Fortunately, Mermaid obliged us by having a seizure shortly after she was hooked up to the EEG and video monitors. She was immediately diagnosed with Hypsarrhythmia.  Sounds like a dance craze, right?  I wish.  It was actually the beginning of an insurance tango, learning to give my infant injections, and more tests than I ever took in college.  By day two of hospital vigilance, I needed to run.  I knew I might have to give up the marathon, but my body needed to move.  My husband took over the bedside duties while I held my other children, slept in my own bed and ran with Heather.

Source:  istockphoto

That crisp morning air, the steady rhythm of our tandem footfall, the oxygen, the endorphins and the encouragement of my dear friend convinced me that, now more than ever, I needed to run this marathon.  Mermaid came home and I continued training. The neurologist assured me that the chaotic electrical impulses in her brain weren’t causing damage. Mermaid descended into a developmental pause.  I ran.  She got very fat.  I ran.  Her eyes were dull and unfocused.  I ran.  She never smiled.  I ran.  My husband and our four older children needed me, too.  I ran.

Almost every day I trained with Heather.  On weekends a larger party would form for the long runs.  Sometimes the conversation would transport me into the concerns and joys of the other women.  Miles of quiet along the river was the sanctuary for my searching prayers.  Often enough that Heather wasn’t surprised, my voice would tremble and the wind would send my tears sliding sideways across my cheeks as I uncovered my unbearable fears.  But we laughed a lot, too.  I always came home with flushed cheeks and the crazy notion that I could do hard things.  I could carry my load that day.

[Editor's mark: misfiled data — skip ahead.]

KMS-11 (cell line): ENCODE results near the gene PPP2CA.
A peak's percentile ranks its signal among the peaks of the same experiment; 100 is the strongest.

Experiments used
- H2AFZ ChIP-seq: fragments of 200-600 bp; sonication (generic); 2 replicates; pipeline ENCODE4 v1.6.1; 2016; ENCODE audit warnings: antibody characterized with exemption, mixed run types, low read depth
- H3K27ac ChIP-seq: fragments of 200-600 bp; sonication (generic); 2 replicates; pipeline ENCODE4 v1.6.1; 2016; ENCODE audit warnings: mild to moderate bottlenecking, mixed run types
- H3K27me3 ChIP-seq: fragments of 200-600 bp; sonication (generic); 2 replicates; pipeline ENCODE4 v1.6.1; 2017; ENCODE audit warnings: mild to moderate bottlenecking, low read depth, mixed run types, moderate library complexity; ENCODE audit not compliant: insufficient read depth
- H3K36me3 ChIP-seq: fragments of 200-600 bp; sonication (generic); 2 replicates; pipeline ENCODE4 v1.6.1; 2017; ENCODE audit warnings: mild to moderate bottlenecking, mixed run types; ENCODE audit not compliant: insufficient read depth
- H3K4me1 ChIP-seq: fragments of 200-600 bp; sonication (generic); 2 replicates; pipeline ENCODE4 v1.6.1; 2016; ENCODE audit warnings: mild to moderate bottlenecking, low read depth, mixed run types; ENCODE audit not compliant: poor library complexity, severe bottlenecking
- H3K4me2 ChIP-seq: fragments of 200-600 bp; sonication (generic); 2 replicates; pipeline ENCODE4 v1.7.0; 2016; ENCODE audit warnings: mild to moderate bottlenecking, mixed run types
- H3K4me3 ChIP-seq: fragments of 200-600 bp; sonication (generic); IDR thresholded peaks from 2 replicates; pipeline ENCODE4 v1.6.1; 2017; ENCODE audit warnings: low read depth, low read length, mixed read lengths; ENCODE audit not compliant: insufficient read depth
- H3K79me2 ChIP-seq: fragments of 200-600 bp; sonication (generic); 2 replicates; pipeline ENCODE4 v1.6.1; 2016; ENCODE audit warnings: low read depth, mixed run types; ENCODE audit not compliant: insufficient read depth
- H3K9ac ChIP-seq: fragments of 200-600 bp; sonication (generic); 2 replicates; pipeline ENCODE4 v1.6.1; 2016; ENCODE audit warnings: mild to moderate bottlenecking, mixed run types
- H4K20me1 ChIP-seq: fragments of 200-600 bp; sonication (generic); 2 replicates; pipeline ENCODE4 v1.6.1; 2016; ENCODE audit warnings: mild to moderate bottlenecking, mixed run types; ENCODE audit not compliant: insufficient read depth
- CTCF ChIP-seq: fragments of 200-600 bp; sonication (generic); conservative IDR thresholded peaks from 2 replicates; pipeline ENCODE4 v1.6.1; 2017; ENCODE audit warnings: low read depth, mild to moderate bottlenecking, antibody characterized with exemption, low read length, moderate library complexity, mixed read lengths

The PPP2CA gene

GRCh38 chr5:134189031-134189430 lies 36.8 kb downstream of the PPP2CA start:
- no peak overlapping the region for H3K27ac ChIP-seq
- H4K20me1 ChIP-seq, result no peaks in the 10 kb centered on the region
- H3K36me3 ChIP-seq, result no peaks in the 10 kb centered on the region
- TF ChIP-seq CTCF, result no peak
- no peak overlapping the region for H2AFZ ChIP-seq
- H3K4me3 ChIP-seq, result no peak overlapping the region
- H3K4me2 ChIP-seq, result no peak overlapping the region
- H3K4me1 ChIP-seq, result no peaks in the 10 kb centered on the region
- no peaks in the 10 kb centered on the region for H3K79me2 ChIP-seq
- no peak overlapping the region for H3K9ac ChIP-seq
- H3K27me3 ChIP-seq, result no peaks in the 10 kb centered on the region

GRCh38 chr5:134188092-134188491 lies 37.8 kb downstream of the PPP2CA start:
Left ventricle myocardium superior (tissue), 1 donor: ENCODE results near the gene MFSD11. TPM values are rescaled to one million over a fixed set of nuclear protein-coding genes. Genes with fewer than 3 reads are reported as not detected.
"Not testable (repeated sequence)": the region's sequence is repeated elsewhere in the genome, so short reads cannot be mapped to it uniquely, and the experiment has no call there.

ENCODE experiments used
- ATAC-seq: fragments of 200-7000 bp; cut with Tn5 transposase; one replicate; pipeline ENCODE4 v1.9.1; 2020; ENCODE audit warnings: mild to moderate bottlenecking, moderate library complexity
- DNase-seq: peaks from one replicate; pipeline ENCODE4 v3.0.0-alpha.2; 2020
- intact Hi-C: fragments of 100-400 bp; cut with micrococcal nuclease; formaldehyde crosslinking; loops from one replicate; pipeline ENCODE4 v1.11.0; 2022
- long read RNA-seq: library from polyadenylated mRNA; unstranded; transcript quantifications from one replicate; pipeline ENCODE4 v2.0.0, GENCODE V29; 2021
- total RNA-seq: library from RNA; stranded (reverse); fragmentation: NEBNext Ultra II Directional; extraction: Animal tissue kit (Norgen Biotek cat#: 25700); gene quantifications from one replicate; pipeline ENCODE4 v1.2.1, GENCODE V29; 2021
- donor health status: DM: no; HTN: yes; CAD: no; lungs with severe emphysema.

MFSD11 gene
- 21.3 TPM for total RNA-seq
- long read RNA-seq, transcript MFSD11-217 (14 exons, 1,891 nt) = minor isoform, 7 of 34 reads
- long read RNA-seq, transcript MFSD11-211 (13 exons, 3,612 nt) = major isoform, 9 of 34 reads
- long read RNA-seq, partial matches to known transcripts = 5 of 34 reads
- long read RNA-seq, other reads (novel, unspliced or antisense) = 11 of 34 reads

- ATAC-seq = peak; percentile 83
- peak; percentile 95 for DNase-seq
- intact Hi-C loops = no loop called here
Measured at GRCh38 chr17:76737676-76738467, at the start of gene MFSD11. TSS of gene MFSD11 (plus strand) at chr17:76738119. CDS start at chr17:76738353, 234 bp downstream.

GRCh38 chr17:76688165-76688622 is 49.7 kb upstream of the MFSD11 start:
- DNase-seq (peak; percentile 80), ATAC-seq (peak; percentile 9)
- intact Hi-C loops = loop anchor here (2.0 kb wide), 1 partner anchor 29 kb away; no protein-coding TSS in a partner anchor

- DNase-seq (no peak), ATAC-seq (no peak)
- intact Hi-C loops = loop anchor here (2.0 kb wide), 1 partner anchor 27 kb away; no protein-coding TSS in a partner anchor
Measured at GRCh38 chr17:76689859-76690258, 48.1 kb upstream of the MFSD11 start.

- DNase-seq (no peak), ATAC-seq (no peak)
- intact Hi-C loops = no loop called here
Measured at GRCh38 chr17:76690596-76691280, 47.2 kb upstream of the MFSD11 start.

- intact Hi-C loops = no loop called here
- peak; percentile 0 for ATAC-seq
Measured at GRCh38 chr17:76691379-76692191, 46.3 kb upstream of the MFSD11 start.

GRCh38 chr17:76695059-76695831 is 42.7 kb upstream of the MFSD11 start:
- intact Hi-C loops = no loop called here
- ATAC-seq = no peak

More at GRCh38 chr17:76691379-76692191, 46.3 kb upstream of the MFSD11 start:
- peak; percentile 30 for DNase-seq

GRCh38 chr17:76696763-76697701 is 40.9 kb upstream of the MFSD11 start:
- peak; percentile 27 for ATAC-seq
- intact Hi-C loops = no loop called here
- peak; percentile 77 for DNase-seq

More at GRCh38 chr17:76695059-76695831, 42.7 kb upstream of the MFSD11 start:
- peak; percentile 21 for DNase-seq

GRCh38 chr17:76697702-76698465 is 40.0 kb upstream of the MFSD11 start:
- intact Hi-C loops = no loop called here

The whole family came to cheer for me at the marathon.  They were at
mile 1, mile 20 and mile 26.2.  The older children held signs, waved
bright orange pom-poms and shouted out to me.  Mermaid was slumped,
disinterested, in her stroller.  The medication wasn’t working.  I
hugged her and gave her a big kiss.  I ran for both of us.

Source:  istockphoto   

Running down my dream kept me two steps ahead of despair.  This unexpected
protracted trial gave focus and purpose to my marathon dream.  My training schedule gave routine, energy and sustaining friendship to my uncertainty.  Achieving what I set out to do reminded me that I can do hard things one step at a time.